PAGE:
Pacific Gas and Electric Company (PG&E) announced Wednesday that it has provided the California Fire Foundation (CFF) with $1 million for a grant program that will help firefighters throughout the state prepare for and prevent climate change-driven disasters by providing funding for programs such as fire-retardant roof incentives, land-use planning, community education and grass clearing.
“As California deals with the impacts of climate change, PG&E is committed to being there at every step, working to improve disaster response capabilities, helping to rebuild in the aftermath of extreme weather and natural disasters, and strengthening our communities’ resilience. The California Fire Foundation is a critical partner in these efforts, particularly in educating our communities about wildfire prevention and providing support to firefighters,” said PG&E Corporation CEO and President Geisha Williams.
The California Fire Foundation, a non-profit 501c3 organization, aids firefighters, their families and the communities they protect. The Foundation’s Firefighters on Your Side program, also supported by PG&E, provides bilingual fire safety print and video campaigns offering important steps the public can take to stay safe.
With this contribution, CFF will expand its programs by encouraging fire organizations from around the state to identify needs and apply for grant funding. Applications, which can be found HERE, must be submitted by June 15, 2018.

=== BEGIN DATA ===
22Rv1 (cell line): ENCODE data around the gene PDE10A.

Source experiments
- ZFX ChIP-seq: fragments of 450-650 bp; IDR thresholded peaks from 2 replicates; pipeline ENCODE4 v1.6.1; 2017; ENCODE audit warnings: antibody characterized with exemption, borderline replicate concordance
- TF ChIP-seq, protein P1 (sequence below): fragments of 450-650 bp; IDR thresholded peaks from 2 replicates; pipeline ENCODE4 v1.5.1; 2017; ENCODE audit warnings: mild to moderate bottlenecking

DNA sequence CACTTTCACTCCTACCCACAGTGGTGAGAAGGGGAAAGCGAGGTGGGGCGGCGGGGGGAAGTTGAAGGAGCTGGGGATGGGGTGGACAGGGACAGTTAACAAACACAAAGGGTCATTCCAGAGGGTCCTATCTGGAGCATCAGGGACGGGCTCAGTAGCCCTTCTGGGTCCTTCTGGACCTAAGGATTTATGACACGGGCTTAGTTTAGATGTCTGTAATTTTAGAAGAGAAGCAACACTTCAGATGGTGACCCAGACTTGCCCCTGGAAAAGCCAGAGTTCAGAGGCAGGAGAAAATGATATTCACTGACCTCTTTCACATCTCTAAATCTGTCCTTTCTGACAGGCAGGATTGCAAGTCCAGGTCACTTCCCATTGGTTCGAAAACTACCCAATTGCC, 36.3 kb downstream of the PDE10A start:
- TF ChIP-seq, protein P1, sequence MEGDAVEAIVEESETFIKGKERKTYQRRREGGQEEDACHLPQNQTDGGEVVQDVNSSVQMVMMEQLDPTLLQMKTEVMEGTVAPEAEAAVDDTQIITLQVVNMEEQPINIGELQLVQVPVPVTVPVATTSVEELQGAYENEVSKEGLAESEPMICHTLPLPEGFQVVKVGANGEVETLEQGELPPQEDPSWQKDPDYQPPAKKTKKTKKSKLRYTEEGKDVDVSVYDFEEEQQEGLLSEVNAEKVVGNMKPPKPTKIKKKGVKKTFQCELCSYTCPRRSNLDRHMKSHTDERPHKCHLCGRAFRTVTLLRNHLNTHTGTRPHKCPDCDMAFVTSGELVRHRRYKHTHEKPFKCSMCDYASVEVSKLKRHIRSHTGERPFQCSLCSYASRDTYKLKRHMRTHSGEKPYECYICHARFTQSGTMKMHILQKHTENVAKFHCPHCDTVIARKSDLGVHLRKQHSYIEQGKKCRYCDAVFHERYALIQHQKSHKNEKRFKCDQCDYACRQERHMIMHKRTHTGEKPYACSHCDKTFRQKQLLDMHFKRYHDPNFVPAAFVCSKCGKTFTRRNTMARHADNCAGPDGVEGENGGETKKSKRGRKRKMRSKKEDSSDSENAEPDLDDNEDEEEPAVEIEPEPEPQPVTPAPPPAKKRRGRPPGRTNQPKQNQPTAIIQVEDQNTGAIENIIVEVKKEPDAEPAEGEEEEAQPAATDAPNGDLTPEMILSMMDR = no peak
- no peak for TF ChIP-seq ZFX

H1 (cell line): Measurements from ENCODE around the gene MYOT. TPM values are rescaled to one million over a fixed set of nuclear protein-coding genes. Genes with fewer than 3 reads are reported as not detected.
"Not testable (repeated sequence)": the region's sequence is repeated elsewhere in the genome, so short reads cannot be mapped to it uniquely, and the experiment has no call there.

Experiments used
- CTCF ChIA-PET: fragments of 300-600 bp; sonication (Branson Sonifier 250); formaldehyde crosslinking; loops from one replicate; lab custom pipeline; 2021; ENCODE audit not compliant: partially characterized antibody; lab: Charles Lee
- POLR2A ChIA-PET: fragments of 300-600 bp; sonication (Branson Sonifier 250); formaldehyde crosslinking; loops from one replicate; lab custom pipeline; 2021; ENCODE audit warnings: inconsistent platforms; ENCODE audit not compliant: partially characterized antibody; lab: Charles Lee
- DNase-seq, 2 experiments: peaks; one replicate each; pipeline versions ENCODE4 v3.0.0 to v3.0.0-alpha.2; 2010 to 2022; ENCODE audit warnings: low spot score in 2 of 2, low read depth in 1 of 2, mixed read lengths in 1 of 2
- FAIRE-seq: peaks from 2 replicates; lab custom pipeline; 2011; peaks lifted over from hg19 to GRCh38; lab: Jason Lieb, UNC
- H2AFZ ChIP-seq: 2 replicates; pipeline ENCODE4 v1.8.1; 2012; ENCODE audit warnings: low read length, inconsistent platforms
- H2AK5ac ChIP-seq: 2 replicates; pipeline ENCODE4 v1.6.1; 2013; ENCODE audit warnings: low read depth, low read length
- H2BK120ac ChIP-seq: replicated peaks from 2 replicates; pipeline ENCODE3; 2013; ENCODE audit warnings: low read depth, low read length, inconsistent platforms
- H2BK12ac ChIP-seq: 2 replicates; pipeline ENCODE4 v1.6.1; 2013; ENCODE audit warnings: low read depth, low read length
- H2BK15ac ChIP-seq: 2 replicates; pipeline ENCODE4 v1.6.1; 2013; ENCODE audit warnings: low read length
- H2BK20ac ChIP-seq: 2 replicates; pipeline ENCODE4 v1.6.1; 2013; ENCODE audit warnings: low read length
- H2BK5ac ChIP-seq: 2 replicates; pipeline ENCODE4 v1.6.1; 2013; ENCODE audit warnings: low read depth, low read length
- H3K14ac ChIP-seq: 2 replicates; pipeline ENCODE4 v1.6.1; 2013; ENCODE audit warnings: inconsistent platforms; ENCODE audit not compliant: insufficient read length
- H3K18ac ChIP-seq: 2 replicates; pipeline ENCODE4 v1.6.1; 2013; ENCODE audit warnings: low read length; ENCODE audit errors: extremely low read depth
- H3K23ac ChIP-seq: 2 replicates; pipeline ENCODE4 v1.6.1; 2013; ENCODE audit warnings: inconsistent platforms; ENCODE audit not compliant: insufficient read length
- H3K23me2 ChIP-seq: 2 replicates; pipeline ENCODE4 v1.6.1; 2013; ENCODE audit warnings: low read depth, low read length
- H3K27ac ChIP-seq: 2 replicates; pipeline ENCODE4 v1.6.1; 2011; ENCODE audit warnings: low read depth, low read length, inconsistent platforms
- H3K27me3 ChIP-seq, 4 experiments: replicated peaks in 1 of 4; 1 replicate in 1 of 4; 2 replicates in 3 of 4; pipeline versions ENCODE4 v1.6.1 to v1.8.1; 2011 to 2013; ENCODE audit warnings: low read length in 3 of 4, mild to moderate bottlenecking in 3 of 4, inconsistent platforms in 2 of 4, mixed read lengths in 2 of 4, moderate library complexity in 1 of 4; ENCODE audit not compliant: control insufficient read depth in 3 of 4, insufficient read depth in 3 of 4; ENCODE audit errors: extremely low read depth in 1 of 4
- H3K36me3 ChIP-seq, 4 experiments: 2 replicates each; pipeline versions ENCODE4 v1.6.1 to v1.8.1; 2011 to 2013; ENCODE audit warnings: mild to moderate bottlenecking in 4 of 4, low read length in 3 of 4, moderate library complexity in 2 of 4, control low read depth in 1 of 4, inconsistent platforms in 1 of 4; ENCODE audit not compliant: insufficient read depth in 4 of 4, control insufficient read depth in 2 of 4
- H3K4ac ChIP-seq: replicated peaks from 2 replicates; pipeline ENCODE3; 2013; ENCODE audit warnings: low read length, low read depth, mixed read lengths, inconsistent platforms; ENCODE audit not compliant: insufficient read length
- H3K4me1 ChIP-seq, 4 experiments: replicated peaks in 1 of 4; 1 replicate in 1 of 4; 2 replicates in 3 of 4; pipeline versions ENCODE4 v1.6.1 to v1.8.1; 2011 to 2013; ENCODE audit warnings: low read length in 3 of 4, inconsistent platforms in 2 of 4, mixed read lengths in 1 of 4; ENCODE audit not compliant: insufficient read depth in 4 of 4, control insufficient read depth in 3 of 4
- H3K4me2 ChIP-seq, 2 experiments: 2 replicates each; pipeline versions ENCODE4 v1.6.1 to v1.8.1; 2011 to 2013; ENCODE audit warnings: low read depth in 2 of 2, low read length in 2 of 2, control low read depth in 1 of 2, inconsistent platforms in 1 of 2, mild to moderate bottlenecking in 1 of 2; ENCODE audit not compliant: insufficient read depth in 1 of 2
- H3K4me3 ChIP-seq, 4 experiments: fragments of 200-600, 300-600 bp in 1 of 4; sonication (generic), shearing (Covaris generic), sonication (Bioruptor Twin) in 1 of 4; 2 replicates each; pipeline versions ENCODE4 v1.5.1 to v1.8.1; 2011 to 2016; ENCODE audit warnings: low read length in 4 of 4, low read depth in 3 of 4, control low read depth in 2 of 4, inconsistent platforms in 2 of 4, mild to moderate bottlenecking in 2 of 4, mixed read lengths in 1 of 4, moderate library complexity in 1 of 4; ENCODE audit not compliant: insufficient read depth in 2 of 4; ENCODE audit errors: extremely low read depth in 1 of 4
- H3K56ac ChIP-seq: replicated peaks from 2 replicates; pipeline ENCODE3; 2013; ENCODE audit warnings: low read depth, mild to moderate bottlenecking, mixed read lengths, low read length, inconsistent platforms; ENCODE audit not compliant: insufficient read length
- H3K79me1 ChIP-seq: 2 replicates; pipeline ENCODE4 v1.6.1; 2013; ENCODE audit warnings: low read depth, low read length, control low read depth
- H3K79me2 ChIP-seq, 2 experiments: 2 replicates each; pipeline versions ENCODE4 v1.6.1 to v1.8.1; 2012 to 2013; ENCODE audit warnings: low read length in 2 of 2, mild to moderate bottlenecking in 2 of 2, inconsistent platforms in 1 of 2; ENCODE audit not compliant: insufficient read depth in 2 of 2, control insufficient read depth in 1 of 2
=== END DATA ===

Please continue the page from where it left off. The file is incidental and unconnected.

“PG&E and the California Fire Foundation believe in putting safety first. We’re all about improving public safety and reducing risks. This funding from PG&E will go a long way toward helping us help communities prepare for and prevent safety hazards caused by climate change,” said Lou Paulson, President of the California Professional Firefighters, who serves on PG&E’s community advisory group and on Gov. Jerry Brown’s California Fire Service Task Force on Climate Impacts.
PG&E’s community investments in support of its three-pronged approach to climate change—“Respond, Rebuild and Resilience”—includes practicing and improving its disaster preparedness and response, investing in more resilient gas and electric systems and leading the way on reducing greenhouse gas emissions as California works toward a clean, sustainable energy future.
California is experiencing the impacts of climate change, including drought and rising sea levels and more frequent and severe storms, heatwaves and wildfires. Across the state, more than 5,700 wildfires burned in 2016 and an estimated 6,500 burned in 2017, according to CAL FIRE.